Part of Xena‘s success also came from the producers’ ability to mix historical and mythical events with abandon, while incorporating plenty of campiness.

TAPERT: It was campy because we didn’t have enough money to do things, and we were never afraid to go, “We’re going to tell a story we can’t afford to,” so the seams were always showing.

LAWLESS: We were cheese, but we were good cheese. Who doesn’t like good cheese?

O’CONNOR: It was absolutely brilliant of the producers to bring in an element of levity to almost distract people into watching the show. You had all these crazy costumes, you had all these crazy characters and centaurs running around, and it was so absolutely absurd that you couldn’t help but watch it for a few minutes. And then if you stayed with the show long enough, you started to see that there were themes in there that most people could relate to and were inspired enough to keep watching the series.

TAPERT: We did two different musicals, one kind of liked, one kind of hated, but I loved both of those.

O’CONNOR: I thought it was entertaining. I cannot sing a note, so for me it was entertaining.

LAWLESS: It is me singing.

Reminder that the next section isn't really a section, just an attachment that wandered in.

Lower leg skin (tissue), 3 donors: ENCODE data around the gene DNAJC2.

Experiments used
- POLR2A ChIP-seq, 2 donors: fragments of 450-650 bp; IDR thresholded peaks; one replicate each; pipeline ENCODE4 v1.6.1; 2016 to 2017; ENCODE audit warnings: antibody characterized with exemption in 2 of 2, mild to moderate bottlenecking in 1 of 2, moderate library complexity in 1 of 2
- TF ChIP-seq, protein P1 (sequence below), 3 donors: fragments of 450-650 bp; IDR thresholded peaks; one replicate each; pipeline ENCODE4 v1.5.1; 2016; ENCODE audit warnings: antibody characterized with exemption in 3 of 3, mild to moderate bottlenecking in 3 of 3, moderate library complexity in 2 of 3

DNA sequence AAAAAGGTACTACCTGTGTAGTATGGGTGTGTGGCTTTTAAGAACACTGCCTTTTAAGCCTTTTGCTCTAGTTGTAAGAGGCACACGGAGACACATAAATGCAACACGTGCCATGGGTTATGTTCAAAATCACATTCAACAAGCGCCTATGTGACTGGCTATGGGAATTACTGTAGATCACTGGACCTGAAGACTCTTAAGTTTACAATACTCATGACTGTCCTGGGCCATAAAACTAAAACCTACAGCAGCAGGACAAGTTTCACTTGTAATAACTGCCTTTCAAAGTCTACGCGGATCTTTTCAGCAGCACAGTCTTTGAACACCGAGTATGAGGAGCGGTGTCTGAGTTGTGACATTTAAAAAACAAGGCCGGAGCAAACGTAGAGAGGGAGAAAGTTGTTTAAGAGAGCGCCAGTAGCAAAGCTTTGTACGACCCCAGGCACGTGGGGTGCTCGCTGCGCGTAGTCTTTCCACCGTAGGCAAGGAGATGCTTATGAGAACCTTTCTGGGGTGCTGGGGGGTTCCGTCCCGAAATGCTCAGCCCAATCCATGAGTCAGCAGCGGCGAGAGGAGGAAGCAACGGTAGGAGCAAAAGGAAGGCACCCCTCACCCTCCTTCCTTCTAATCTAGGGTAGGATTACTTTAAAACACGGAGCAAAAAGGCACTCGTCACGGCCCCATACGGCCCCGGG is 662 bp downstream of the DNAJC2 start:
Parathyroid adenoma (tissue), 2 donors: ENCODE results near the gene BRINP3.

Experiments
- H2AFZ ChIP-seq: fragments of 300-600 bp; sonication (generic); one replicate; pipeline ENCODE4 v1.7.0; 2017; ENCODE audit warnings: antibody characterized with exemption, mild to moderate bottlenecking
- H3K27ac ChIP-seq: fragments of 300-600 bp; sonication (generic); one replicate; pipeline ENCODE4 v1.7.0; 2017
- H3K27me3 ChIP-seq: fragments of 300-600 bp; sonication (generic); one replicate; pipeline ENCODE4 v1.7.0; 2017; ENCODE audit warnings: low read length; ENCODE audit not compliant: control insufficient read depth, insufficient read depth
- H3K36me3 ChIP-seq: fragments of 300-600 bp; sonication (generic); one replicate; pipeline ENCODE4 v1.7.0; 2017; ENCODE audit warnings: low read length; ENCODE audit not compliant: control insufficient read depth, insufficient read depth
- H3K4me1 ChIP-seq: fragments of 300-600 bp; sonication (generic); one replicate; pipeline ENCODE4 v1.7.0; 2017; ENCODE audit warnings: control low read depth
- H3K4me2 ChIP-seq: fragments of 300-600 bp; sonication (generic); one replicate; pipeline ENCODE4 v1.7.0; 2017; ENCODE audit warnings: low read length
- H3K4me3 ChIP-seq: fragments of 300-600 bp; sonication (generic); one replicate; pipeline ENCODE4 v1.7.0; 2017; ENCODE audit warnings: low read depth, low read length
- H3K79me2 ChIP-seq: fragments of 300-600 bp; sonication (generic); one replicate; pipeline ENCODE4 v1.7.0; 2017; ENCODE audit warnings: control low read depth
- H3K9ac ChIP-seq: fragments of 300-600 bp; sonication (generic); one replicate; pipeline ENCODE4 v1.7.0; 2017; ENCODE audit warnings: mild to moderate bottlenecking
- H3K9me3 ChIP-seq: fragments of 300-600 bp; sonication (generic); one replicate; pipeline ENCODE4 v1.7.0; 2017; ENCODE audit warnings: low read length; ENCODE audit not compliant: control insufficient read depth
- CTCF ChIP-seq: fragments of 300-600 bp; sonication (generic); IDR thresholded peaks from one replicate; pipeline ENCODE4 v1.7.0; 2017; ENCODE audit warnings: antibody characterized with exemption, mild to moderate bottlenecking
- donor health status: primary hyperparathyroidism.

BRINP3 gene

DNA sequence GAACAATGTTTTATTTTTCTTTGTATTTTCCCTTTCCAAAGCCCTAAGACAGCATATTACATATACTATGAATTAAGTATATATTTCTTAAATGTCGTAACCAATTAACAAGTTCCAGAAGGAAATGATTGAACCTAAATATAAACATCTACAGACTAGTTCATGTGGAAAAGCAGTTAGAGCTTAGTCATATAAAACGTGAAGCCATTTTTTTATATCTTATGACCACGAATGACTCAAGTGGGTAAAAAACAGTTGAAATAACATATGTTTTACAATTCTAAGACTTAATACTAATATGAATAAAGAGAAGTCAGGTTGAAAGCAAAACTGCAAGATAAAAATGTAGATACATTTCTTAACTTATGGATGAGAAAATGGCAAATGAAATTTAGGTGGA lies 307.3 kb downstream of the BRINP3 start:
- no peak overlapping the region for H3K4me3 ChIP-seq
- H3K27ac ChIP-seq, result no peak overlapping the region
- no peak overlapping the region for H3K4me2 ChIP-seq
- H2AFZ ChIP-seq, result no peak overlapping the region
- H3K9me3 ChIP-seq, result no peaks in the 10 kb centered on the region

TAPERT: This is going to sound bad, but what allowed Hercules and Xena to flourish was we were working for Universal in the syndicated-TV universe. At that time, the TV division went through rapid changes. We had no parent guarding the liquor cabinet. We could do any storytelling we wanted. Once in a while they would weigh in and say, “You can’t do that,” like we had this terribly gross cesarean birth of a baby centaur from a woman. They said, “The advertisers will pull out,” and we did it anyways and then they said, “Oh, M&Ms is pulling out,” and we had to recut. We had an episode that would have outed Xena and Gabrielle, and they said, “You just can’t do that, guys,” and we spun it a little differently. The writers took all week to do a rewrite and changed it, and at that moment in time, they were probably right for that, so not that we weren’t willing to go there and had they not checked in, things would have been different. But there you have it.